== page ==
As of June of 2015, over five million (and counting) Raspberry Pis have been sold to a new generation of Makers, Hackers, Developers, Tinkerers and Programmers. Already the fastest selling British personal computer, it has also shipped the second largest number of individual units behind Amstrad PCW – AKA the “Personal Computer Word Processor” – which sold a total of eight million during its lifetime.

While the sales numbers are certainly impressive, the fact that all of these computers were sold as single, loose computer boards designed to be hacked into a usable device rather ‘plugged-n-played’ is perhaps the most impressive part.

But while the ability to install the loose board into a custom housing design has been critical for the Pi’s success – it has also been a shortcoming for those who’ve been in need of a reliable case for the Pi in the meantime, whether it’s for testing concepts or creating modular projects. Ultimately, there has never been an official case for the Raspberry Pi … until now.


“Two and a half years ago, I found myself sitting in a car with Eben Upton about three days into my new job at Raspberry Pi,” says Gordon Hollingworth, Director of Software at the company.

“We discussed – among other things – everything we wanted to do with the Raspberry Pi hardware and with the products around the Pi. One of the things we discussed was an official Raspberry Pi case. We thought that it would be great to create something affordable, but with the kind of real beauty and design that our products try to encompass.”


At this point in time, the $35 Raspberry Pi – which was originally designed as a computer science learning tool – had already been deemed a success after having been picked up by the Maker community. From this discussion, Upton and Hollingworth began their search for a design consultancy that was capable of understanding their requirements. After an exhaustive search, they decided upon the award-winning British design firm Kinneir Dufort.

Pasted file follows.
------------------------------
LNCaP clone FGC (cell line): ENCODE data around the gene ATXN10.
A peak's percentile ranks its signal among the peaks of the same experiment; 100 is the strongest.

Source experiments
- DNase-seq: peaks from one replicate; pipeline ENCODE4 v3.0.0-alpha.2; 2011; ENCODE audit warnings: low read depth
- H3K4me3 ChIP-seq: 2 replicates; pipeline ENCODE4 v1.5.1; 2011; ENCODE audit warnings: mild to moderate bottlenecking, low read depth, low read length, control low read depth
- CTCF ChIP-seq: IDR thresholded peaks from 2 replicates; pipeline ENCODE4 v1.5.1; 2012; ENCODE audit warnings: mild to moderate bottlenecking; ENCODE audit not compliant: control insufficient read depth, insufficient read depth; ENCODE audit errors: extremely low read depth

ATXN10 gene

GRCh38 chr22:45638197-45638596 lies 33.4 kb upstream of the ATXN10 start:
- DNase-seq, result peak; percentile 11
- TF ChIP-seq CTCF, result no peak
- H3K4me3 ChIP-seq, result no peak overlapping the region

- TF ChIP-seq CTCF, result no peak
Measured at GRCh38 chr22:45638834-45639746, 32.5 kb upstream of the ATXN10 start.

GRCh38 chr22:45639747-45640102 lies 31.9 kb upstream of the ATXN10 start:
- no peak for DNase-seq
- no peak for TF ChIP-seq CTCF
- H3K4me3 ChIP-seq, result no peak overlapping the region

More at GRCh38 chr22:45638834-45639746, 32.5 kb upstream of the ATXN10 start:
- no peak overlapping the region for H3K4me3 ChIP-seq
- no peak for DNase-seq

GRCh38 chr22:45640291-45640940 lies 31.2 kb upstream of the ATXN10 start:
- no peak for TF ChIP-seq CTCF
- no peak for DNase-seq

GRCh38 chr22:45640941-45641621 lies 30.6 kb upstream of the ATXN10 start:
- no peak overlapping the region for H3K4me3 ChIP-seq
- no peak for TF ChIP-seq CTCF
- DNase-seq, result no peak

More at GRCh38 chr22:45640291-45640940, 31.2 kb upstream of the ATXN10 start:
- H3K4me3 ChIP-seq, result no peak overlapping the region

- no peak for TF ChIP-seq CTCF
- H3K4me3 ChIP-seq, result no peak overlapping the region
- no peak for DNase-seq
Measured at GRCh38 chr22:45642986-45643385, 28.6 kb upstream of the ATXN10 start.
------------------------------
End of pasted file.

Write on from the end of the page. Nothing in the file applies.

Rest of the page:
“At Kinneir Dufort we believe in the value and power of collaboration, and work closely with client teams and end users throughout the design process,” said Kinneir Dufort’s design director Craig Wightman. “The current product oozes the personality and enthusiasm of the Raspberry Pi team, so we felt from the start that closely involving them in the design of the case would result in a better product that was true to the ethos of the brand.”

And the rest, as they say, is history.

“The end product reflects the integrity of the initial concept and that is really exciting to see.”

Among other manufacturing details requested by the Raspberry Pi team included having the housing manufactured in the UK, which had been a part of their ethos for the original PCB’s from day one.


As for the design of the case itself, it was critical to not only protect the microcomputer, but also allow for immediate hackability with a design that was easy to disassemble time and time again.


“We wanted to design the new case to be as easy to open as a box and in the way it’s constructed, it actually encourages you to get inside to the board, to learn about the electronics, tinker with it and hack with it – we did not want to lock it away.”


You can read the story behind the design in-full over at Kinneir Dufort. Those interested in the case itself can find it over at Raspberry Pi’s Swag Store.


Simon is a Brooklyn-based industrial designer and Managing Editor of EVD Media. When he finds the time to design, his focus is on helping startups develop branding and design solutions to realize their product design vision. In addition to his work at Nike and various other clients, he is the main reason anything gets done at EvD Media. He once wrestled an Alaskan alligator buzzard to the ground with his bare hands… to rescue Josh.